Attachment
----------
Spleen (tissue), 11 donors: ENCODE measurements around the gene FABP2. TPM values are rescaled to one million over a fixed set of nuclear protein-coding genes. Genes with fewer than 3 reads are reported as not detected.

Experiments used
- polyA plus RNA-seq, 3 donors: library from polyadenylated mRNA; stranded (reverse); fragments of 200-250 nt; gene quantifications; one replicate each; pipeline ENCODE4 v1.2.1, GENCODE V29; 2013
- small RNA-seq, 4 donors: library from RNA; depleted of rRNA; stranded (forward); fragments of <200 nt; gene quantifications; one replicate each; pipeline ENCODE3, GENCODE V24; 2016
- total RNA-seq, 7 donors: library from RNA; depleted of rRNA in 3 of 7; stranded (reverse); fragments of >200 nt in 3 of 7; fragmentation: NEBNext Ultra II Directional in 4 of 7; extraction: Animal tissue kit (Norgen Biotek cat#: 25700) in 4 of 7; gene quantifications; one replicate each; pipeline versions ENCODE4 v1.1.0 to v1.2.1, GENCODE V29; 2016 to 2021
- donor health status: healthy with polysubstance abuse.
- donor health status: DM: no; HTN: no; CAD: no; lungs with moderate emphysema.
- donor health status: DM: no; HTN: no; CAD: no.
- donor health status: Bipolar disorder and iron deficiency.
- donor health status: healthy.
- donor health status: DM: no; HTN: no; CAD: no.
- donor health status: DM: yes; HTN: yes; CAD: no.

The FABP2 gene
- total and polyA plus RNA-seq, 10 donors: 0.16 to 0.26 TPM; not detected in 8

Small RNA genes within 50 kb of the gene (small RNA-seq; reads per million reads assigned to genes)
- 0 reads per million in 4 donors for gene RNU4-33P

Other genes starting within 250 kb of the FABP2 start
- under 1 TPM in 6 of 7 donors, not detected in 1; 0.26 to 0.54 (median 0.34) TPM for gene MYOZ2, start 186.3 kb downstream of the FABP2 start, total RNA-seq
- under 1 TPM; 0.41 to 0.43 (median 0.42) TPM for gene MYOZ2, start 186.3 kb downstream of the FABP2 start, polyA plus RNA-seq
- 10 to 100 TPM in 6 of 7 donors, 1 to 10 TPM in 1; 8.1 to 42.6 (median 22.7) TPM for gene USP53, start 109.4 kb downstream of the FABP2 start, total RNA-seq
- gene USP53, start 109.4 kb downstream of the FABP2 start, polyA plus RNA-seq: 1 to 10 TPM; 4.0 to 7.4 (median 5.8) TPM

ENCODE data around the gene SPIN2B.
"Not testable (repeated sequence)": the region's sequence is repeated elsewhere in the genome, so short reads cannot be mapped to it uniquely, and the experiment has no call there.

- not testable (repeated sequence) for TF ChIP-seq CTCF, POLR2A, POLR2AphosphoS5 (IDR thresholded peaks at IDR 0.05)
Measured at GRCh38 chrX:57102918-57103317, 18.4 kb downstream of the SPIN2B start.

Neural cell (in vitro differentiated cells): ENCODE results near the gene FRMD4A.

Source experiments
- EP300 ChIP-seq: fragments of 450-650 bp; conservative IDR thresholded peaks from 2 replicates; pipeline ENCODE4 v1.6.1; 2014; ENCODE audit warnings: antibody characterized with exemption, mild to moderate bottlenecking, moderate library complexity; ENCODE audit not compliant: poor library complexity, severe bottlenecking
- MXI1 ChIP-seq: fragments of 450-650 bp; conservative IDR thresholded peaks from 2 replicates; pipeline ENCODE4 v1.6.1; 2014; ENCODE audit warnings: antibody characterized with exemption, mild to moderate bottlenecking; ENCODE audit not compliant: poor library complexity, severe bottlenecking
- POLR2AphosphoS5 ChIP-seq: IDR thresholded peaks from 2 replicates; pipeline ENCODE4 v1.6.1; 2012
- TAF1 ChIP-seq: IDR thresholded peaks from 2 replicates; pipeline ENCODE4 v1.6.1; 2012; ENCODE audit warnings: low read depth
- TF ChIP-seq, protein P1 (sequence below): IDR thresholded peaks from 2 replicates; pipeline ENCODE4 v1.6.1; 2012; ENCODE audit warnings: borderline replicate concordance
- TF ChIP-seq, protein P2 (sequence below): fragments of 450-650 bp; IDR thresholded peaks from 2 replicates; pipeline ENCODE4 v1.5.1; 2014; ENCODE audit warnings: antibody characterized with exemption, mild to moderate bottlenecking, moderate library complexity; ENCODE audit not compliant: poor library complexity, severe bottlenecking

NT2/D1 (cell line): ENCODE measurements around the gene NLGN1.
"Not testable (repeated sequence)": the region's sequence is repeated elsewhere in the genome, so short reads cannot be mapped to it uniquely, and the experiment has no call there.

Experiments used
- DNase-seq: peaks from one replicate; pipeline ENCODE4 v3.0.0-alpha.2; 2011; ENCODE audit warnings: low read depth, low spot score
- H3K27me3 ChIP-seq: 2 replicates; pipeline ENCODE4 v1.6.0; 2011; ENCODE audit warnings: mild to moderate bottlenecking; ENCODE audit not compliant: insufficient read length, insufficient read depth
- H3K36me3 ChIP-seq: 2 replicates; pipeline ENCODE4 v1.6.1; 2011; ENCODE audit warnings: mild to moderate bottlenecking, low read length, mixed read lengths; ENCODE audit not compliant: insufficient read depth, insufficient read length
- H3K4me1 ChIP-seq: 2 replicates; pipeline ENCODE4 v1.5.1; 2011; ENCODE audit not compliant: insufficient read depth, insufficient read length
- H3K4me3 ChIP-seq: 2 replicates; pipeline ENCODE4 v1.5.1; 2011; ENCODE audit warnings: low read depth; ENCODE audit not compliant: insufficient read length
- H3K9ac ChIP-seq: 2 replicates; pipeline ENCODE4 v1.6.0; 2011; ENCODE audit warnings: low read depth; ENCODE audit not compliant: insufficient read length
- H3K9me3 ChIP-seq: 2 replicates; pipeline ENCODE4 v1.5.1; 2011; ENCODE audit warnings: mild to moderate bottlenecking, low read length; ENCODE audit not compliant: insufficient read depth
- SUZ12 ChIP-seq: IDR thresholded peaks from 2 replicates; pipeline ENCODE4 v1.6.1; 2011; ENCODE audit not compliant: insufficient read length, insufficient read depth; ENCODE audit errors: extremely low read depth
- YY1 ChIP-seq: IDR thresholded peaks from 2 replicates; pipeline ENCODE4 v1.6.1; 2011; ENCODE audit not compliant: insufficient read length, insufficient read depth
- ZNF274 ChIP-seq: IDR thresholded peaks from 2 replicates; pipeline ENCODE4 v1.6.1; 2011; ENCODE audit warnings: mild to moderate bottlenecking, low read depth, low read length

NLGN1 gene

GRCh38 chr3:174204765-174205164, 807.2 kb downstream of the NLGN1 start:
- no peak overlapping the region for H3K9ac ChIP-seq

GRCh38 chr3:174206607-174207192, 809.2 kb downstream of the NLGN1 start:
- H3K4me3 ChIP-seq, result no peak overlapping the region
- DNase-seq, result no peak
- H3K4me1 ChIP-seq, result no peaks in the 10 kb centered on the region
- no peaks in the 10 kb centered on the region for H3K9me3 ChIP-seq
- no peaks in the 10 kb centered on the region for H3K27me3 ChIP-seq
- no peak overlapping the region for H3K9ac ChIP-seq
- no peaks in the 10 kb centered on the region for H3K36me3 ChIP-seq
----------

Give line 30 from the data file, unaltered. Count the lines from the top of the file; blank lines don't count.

- POLR2AphosphoS5 ChIP-seq: IDR thresholded peaks from 2 replicates; pipeline ENCODE4 v1.6.1; 2012